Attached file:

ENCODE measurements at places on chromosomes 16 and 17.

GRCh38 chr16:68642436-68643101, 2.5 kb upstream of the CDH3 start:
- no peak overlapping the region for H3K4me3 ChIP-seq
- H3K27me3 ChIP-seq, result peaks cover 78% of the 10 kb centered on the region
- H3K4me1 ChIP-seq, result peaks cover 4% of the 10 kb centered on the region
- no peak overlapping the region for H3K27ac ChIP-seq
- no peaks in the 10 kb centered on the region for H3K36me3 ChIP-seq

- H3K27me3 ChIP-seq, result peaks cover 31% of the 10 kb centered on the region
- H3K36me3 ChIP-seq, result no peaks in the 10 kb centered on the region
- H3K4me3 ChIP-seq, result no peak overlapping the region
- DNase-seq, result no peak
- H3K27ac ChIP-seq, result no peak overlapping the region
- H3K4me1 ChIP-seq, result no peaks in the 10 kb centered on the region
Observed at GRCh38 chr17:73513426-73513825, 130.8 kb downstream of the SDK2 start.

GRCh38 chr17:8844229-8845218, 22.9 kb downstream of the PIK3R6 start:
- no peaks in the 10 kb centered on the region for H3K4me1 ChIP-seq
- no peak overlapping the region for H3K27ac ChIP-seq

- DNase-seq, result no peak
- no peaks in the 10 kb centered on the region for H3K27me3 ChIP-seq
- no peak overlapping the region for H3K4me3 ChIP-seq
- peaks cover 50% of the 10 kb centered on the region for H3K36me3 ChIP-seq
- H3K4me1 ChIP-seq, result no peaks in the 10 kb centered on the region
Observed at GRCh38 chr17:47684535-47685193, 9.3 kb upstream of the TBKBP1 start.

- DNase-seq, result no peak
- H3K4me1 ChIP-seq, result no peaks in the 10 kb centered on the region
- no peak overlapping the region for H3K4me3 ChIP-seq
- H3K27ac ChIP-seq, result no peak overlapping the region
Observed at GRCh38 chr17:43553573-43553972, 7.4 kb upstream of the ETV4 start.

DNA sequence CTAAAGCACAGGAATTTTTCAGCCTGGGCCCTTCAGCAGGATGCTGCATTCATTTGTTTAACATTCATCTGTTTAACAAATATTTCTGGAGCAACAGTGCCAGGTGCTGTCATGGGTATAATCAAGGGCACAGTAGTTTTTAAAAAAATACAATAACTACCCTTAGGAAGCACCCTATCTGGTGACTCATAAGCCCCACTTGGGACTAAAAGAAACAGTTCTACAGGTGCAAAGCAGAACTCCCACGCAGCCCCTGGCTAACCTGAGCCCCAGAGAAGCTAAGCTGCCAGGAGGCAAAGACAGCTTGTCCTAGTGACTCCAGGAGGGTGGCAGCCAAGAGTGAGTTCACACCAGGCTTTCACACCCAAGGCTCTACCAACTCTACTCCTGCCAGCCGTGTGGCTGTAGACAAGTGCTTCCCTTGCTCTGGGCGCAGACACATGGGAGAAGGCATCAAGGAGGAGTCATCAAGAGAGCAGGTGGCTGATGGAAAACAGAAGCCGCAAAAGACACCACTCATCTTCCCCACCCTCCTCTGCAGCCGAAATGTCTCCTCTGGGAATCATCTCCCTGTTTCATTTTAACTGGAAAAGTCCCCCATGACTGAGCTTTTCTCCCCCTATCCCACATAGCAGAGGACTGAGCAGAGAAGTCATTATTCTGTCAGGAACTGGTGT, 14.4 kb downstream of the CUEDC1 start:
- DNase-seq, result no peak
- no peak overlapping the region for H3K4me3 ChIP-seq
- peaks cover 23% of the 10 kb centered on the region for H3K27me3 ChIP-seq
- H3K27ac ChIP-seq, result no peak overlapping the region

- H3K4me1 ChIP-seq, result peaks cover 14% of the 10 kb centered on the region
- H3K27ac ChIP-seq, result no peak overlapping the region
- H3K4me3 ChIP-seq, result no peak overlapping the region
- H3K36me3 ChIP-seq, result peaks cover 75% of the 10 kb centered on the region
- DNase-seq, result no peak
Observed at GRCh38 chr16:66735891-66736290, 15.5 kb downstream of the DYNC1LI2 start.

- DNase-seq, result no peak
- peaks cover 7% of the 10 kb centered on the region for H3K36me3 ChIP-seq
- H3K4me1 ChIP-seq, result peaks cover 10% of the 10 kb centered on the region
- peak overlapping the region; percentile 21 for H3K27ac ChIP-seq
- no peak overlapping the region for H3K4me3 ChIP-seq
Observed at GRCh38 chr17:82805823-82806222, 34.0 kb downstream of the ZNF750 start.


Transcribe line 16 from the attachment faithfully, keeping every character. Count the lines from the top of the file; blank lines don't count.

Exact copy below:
- no peaks in the 10 kb centered on the region for H3K4me1 ChIP-seq